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Estimated cost of Hinkley Point C nuclear plant rises to £37bn [Corrected 13/7/16]

12 July 2016

The total lifetime cost of the planned Hinkley Point C nuclear power plant could be as high as £37bn, according to an assessment published by the UK government. The figure, reported in the Guardian, was contained in an IPA (Infrastructure and Projects Authority) report and compares with a Department of Energy and Climate Change (DECC) estimate 12 months ago of £14bn.

Artist's impression of Hinkley Point C - EDF Energy
Artist's impression of Hinkley Point C - EDF Energy

DECC officials confirmed the £37bn figure, but said it was provisional, set in September 2015, when wholesale power prices were low, and would not affect bill payers.

In late June state-controlled French utility EDF, which will build and operate the plant, said it was ready to take a final investment decision on building the two planned nuclear reactors at Hinkley despite Britain's referendum vote to quit the European Union. The latest indication is that this decision will be taken in September.

This comes amid increasing speculation about the future of the controversial project in Somerset, whose existence has been affected by the UK's post-Brexit financial situation. Hinkley has been a flagship energy project for the British government and in particular for the chancellor, George Osborne, who lobbied hard and successfully for China to take a stake in the scheme.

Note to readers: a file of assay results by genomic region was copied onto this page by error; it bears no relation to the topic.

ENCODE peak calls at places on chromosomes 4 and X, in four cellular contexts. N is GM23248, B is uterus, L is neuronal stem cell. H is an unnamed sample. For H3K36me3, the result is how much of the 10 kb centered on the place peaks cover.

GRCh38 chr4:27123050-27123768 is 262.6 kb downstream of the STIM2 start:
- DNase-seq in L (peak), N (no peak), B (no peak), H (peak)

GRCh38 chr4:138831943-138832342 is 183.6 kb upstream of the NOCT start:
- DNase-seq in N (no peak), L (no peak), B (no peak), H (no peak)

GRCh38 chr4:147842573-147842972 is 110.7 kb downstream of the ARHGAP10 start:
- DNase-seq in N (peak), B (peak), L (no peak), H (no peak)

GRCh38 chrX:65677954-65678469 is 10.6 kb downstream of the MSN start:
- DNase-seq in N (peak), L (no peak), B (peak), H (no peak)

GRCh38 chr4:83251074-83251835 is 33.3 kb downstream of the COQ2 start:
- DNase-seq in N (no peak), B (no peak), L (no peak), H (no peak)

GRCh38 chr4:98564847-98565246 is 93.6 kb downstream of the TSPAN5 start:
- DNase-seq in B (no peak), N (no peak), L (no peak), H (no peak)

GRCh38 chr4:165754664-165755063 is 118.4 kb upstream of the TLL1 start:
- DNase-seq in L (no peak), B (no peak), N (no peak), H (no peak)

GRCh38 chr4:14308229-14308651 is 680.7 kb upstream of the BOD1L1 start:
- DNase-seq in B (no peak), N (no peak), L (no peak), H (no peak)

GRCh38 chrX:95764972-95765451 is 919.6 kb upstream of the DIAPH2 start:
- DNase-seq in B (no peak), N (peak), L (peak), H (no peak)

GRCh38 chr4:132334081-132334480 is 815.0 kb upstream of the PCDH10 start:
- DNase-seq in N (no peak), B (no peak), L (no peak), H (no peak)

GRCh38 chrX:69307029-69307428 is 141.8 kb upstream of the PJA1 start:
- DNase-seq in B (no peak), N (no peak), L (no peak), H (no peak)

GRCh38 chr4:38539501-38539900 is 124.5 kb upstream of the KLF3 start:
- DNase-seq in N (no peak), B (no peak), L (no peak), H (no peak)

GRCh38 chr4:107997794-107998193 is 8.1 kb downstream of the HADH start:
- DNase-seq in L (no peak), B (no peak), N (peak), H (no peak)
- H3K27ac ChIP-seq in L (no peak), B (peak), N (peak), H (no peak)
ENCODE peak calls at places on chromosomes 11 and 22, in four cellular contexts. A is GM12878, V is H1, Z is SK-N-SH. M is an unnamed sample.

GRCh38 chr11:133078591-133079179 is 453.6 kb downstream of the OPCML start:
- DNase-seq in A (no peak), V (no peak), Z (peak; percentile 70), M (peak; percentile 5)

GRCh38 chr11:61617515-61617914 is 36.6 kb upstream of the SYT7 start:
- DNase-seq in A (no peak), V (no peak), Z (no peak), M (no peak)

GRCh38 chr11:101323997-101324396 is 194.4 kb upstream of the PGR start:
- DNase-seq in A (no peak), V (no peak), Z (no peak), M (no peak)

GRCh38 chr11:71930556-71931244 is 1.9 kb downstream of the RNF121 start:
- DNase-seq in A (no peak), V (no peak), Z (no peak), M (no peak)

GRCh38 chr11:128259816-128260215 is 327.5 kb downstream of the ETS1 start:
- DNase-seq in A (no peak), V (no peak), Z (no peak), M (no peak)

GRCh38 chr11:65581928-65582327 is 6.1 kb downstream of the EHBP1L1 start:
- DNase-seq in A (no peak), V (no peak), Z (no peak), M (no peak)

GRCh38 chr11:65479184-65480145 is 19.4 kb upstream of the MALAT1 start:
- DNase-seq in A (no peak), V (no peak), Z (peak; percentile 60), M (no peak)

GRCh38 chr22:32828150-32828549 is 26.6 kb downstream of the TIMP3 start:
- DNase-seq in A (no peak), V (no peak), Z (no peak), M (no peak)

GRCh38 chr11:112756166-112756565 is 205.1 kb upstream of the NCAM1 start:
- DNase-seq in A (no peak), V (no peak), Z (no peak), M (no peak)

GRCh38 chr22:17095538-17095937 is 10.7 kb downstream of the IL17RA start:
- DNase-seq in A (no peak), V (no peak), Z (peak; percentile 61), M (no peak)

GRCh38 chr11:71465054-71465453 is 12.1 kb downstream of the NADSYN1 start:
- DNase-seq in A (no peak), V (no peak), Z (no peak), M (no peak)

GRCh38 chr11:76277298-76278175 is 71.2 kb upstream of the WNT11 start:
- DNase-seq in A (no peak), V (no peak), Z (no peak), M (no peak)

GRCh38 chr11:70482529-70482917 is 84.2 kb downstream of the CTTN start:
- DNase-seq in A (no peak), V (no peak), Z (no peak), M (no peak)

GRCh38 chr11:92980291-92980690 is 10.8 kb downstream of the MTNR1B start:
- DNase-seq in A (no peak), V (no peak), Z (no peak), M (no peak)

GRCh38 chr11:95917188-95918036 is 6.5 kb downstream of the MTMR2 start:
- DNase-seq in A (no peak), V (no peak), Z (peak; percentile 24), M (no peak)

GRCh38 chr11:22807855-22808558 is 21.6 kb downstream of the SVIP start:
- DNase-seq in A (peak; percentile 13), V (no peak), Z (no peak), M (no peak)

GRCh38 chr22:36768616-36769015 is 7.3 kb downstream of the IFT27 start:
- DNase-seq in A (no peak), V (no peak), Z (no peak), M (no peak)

It remains to be seen whether the proposed nuclear plant, potentially the most expensive in the world, will receive the same levels of support from the new UK Government of Theresa May, who took over as prime minister on July 13.

Correction: A reader has contacted us to point out that the £37bn total lifetime cost estimate of the Hinkley Point C project in the Infrastructure and Projects Authority report is different from the £14bn estimated construction cost and the two figures cannot be compared, as was done in the original article on which this report was based.

The lifetime cost includes operational and decommissioning costs, while the construction cost does not. In the original article, both DECC and EDF Energy made this point, and we should have made this clear in our own report - Alan Franck, Editor, Hazardex.

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